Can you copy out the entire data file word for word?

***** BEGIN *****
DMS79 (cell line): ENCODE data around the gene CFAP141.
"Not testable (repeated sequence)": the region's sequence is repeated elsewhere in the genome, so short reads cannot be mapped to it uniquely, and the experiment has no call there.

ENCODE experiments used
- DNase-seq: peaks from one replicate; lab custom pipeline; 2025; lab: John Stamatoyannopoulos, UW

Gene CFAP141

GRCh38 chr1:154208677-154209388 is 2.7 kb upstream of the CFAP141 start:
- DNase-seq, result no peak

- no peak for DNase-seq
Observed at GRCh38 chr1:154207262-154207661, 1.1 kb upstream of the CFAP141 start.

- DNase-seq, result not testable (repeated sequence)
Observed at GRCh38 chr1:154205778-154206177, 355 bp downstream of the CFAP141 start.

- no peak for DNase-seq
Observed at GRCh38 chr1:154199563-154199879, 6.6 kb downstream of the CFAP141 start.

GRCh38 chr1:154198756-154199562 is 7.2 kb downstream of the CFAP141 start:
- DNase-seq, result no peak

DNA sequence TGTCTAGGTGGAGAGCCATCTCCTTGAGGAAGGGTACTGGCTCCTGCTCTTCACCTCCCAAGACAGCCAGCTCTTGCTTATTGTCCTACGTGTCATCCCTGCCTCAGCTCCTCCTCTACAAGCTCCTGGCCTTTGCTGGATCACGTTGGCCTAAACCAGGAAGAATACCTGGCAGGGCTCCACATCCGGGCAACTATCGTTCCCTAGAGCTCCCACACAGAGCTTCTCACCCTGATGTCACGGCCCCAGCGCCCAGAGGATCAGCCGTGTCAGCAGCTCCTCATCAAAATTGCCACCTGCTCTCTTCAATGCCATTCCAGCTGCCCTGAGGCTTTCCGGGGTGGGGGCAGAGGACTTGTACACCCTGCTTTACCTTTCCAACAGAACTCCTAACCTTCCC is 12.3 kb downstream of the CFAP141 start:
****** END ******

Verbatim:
DMS79 (cell line): ENCODE data around the gene CFAP141.
"Not testable (repeated sequence)": the region's sequence is repeated elsewhere in the genome, so short reads cannot be mapped to it uniquely, and the experiment has no call there.

ENCODE experiments used
- DNase-seq: peaks from one replicate; lab custom pipeline; 2025; lab: John Stamatoyannopoulos, UW

Gene CFAP141

GRCh38 chr1:154208677-154209388 is 2.7 kb upstream of the CFAP141 start:
- DNase-seq, result no peak

- no peak for DNase-seq
Observed at GRCh38 chr1:154207262-154207661, 1.1 kb upstream of the CFAP141 start.

- DNase-seq, result not testable (repeated sequence)
Observed at GRCh38 chr1:154205778-154206177, 355 bp downstream of the CFAP141 start.

- no peak for DNase-seq
Observed at GRCh38 chr1:154199563-154199879, 6.6 kb downstream of the CFAP141 start.

GRCh38 chr1:154198756-154199562 is 7.2 kb downstream of the CFAP141 start:
- DNase-seq, result no peak

DNA sequence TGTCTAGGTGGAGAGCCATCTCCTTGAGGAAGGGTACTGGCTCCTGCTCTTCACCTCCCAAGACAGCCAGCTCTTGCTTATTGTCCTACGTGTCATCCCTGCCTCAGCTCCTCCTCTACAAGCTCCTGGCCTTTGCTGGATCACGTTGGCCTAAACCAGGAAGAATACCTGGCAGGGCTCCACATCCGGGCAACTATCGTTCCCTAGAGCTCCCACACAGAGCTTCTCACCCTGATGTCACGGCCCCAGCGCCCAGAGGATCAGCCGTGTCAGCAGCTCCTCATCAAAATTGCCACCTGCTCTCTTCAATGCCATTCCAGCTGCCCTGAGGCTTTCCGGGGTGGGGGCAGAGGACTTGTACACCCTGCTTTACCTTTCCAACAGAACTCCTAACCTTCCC is 12.3 kb downstream of the CFAP141 start: